My migraine only began when I was 28 years old. I still remember my first attack vividly. I was driving along the M25 in London when I noticed a flicker in one of my eyes and soon my vision became blurred. My mother has been a migraine sufferer all her life so I had an idea that I was about to have an attack.
I called my mum from my mobile and told her what was happening. She advised me to find a petrol station and pull in and then she would come and pick me up. I pulled into the first station I found, let back the seat and put my coat over my head. My mum arrived shortly and took me home to bed. Later that evening came the nausea and vomiting. That was my first introduction to migraine and it wasn’t very nice.
Having suffered with recurring migraine for a number of years now, I know first-hand the disability it causes. Sometimes people say to me that it’s only a headache. In response to that, I say that “comparing migraine to a headache is like comparing robbing a bank to stealing a pen!”
As a player, I used to get about 6 attacks a year and they usually last for about 24 hours. During my football career, I was lucky that it never caused me to miss a game. I did however miss training on occasion. On one occasion, I was physically unable to phone my manager at Aston Villa to explain what was wrong and my wife had to call in for me. Although the pain and the other symptoms were gone by the next day, I was absolutely shattered and unable to train again. We had a game the next day and I couldn’t even tell the physio at the club whether I could play or not. Luckily, I was fit by the following day and somehow managed to play one of my best games! The manager used to joke that he wished I’d get more migraine attacks if that was the way it made me play!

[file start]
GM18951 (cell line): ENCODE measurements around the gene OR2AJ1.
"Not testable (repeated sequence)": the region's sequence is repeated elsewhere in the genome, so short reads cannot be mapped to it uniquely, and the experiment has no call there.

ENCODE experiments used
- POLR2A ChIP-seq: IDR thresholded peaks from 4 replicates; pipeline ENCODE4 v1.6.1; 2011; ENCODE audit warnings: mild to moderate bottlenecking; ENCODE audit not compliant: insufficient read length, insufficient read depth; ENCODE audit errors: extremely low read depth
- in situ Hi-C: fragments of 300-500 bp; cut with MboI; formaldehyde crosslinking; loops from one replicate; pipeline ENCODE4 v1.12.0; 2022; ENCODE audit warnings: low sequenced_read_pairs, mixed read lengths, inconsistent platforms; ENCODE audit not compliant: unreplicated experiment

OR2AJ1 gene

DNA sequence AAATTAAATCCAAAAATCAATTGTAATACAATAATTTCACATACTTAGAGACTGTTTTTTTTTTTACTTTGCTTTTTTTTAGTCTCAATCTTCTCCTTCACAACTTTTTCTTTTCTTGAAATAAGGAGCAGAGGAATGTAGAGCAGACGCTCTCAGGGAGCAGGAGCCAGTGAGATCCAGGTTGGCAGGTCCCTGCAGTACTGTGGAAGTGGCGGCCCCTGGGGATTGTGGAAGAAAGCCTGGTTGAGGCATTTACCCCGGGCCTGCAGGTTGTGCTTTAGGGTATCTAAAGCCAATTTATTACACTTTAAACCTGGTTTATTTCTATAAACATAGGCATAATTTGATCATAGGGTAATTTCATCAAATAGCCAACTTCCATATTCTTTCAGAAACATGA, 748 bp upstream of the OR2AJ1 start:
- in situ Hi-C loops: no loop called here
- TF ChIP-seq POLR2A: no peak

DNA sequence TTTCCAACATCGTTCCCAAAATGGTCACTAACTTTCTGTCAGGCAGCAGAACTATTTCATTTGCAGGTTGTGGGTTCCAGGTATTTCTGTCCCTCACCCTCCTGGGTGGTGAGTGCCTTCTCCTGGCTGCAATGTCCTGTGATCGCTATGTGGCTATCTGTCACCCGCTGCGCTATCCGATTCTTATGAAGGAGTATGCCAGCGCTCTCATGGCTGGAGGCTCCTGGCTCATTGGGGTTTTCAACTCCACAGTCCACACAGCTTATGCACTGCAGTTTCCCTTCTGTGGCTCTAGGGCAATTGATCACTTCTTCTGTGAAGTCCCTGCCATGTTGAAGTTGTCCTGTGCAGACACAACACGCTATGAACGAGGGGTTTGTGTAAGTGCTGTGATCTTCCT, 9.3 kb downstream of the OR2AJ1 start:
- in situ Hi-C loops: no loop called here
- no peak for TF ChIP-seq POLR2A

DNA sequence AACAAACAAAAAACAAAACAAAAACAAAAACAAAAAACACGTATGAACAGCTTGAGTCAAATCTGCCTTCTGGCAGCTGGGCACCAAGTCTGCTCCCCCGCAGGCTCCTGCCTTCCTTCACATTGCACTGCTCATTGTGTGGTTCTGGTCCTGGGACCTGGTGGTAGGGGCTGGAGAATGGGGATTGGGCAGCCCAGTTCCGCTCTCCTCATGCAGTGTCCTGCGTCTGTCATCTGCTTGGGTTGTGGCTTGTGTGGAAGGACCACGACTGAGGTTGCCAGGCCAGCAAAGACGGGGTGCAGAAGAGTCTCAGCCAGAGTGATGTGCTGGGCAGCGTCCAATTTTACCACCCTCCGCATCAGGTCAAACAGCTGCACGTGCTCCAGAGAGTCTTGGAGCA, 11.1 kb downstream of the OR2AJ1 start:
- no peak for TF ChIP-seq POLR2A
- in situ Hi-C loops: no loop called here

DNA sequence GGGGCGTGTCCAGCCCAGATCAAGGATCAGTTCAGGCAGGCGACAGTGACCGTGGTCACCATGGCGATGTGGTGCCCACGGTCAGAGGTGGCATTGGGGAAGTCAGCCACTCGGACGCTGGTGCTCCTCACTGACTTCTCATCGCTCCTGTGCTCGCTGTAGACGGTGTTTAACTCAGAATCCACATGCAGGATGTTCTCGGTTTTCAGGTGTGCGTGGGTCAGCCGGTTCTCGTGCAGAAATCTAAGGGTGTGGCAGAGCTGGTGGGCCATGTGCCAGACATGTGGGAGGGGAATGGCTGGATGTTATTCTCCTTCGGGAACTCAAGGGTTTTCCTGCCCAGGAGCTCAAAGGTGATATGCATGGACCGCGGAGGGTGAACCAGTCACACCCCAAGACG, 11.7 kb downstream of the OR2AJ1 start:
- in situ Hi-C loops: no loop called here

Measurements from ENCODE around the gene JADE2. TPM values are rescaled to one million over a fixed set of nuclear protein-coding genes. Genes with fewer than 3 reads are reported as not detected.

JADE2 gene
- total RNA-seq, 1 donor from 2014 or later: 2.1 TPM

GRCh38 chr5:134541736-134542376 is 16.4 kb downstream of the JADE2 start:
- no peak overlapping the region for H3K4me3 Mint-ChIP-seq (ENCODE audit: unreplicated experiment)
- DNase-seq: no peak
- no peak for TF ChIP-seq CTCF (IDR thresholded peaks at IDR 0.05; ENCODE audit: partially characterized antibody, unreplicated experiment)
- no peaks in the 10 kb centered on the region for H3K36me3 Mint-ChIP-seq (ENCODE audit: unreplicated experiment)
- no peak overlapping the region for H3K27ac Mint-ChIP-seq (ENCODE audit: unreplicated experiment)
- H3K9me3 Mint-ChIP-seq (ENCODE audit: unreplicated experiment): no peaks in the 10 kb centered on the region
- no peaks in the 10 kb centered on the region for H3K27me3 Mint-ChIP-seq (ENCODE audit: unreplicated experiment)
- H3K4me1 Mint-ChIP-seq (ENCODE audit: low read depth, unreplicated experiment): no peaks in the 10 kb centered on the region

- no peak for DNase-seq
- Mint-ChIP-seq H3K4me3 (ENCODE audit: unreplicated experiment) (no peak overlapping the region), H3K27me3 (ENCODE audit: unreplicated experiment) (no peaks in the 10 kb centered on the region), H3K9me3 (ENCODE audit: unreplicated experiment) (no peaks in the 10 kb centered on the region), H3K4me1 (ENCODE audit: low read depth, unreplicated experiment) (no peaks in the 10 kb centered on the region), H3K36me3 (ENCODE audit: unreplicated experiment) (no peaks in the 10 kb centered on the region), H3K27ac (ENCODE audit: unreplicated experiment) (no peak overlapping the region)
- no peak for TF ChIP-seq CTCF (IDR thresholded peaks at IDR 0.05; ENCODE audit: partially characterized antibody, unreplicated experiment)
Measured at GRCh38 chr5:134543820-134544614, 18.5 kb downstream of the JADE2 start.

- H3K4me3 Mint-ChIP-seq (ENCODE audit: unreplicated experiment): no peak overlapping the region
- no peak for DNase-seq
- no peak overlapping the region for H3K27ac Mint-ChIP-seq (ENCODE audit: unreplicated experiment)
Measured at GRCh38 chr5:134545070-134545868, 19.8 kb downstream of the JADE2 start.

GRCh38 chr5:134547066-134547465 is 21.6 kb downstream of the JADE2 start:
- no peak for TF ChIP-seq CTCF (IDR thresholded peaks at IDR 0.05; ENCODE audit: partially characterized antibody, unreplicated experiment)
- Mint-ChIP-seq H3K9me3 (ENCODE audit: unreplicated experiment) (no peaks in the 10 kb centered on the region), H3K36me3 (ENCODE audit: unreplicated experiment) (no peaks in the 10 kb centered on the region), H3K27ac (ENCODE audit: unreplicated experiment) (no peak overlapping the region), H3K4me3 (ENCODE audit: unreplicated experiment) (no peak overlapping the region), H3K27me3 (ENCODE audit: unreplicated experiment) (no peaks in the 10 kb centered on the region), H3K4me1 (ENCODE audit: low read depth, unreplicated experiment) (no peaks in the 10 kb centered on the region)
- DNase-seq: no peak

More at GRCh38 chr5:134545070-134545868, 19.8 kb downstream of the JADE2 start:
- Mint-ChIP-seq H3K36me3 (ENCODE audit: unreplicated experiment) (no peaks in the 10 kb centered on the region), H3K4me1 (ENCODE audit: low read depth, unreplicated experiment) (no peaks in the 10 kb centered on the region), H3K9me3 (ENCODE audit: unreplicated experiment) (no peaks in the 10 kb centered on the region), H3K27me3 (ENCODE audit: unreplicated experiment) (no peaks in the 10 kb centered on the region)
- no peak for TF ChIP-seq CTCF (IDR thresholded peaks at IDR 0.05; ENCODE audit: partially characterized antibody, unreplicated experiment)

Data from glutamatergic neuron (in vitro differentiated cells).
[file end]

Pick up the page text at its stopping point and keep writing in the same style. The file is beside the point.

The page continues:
“Having migraine is not good if you are a professional footballer as it might affect your transfer value and whether teams wanted to buy you and rely on you.” – Tony Cascarino.
One of the first things I looked at was trigger factors. I still haven’t found any. Diet doesn’t seem to be a factor. Late nights don’t seem to be an issue either. When I played in France, I would sometimes drive home to London after a game that ended at 10pm and be fine the next day. Then it could strike after I’d been to bed early some other time. Similarly, alcohol doesn’t seem to be an issue. Neither is stress or pressure. In fact, sometimes, my attacks seem to strike when I’m relaxing or on holiday. I was well known as a footballer for my heading ability and people often wonder if that had anything to do with my migraine. However, that didn’t seem to be a trigger factor either. My patterns appear to be totally random and without pattern.
When I moved to France, I began to get fewer attacks. I put it down to the fact that training was a lot different there and we were encouraged to drink a lot more water as well as to eat healthier in general. I feel that this may have helped in my own case.
When I get an attack, my best bet is to go straight to bed. If I can get to bed asap, it can reduce the impact of my attack. Nowadays I’m getting about 3 attacks a year and they seem to come about in summertime. Recently I suffered my first attack lasting longer than 24 hours.
Tony Cascarino, Patient Story
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